Competing college rankings take different views of what matters
The country’s best known college rankings are probably those published every year by U.S. News and World Report. While the rankings sell magazines and advertising, their influence is often criticized as pushing colleges to drive up admissions criteria and drive down acceptance rates.
Monday, as PBS NewsHour Weekend Anchor Hari Sreenivasan starts a week-long series examining innovation in higher education called Rethinking College, Washington Monthly is out with its own college rankings. The magazine’s rankings includes a list of “Best-Bang-for-the-Buck” colleges. Many of the familiar names in elite higher education don’t make the cut.
Washington Monthly Editor Paul Glastris spoke with On Campus, the higher education desk at WGBH in Boston, about the rankings and the White House’s push for federal college ratings.
A shortened transcript of their conversation appears below.
GLASTRIS: We try to look at colleges from the point of view of the average person, and especially first generation and lower income students who have really been struggling to afford the skyrocketing cost of college.
ON CAMPUS: Most college rankings depend on things like acceptance rates, average SAT scores, who has the best sushi bar. To top your rankings, specifically what measures are you looking at?
GLASTRIS: Our main rankings, basically look at three things. Social mobility, which is the percentage of lower income students that colleges recruit and then graduate. We look at research, the amount of Ph.D.s a college creates. We believe research is a fundamental core mission of higher education. Third, we look at service to the community. Are students being encouraged to give something back for the billions of dollars of educational support the government gives them? So we look at the percentage of a school’s graduates that go into the Peace Corps, or whether they’re involved in community service on campus.
ON CAMPUS: I hate to tell you this, Paul, but I was looking at the list and I can’t help but notice some big names are missing.
GLASTRIS: It’s sad! Usually Harvard, MIT, Yale do very well on everybody’s list of best colleges — not so much ours. The top 20 schools on U.S. News & World Report are all these private colleges. On ours the top school is the University of California San Diego, and 14 of the top 20 are state-supported schools. Harvard cracks in at number ten, but Yale isn’t even in the top 30.
ON CAMPUS: Your list does include some elite colleges, though, including Amherst College here in Massachusetts. What are those schools doing right?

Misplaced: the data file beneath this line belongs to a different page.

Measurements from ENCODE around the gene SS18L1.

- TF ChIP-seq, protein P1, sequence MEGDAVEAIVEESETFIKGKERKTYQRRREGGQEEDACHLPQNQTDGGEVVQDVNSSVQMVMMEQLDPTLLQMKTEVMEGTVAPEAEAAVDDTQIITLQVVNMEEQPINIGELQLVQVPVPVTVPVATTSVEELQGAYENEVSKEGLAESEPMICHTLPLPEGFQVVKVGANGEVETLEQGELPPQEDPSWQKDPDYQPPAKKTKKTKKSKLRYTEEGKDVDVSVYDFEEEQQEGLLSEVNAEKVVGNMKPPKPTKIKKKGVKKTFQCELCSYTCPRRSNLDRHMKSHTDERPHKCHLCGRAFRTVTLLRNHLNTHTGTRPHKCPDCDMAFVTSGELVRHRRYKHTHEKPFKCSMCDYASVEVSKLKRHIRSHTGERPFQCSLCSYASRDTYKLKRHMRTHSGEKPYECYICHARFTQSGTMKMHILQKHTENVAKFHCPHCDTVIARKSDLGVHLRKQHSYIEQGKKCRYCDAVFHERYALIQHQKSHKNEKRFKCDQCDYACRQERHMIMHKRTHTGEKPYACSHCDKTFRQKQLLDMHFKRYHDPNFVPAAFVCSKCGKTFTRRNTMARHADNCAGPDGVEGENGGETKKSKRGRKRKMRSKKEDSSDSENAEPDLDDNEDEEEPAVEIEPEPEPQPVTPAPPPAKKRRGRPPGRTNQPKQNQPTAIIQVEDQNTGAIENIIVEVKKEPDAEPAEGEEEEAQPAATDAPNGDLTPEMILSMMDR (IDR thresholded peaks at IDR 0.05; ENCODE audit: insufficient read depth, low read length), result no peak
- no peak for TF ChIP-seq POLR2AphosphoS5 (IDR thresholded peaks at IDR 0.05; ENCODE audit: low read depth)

GLASTRIS: Amherst is an interesting case. The previous president set a goal of increasing the percentage of students at Amherst who are low-income. Amherst has a pretty good endowment, and they decided to use the proceeds from that endowment to subsidize the cost for those students. They have consistently done well on our rankings.
ON CAMPUS: The White House is holding summits on this issue and the U.S. Education Department is preparing to unveil a method that’s going to rate colleges. Are you seeing significant change in how the public thinks about successful schools?
GLASTRIS: Once we put out our ‘Best Bang for the Buck’ ranking, the White House came out with this proposal about rating schools that are more or less the same criteria we use. So we think we’ve had some impact, on how others rate colleges and I think we’re going to have some impact on how the government rates colleges.
ON CAMPUS: Do you think the Obama administration will be successful in creating a national college rating system? Because all the college presidents I’ve spoken with say this is impossible.
GLASTRIS: I think they’re going to do it regardless of what the college presidents say. President Obama has that capacity and the data is there. The data could be better if the colleges would get behind more transparency. So we can have ratings that do a pretty good job of giving consumers and taxpayers are providing value for the money, bang for the buck, and which less so. But it would help to have the better data.
PBS NewsHour coverage of higher education is supported by the Lumina Foundation and American Graduate: Let’s Make it Happen, a public media initiative made possible by the Corporation for Public Broadcasting.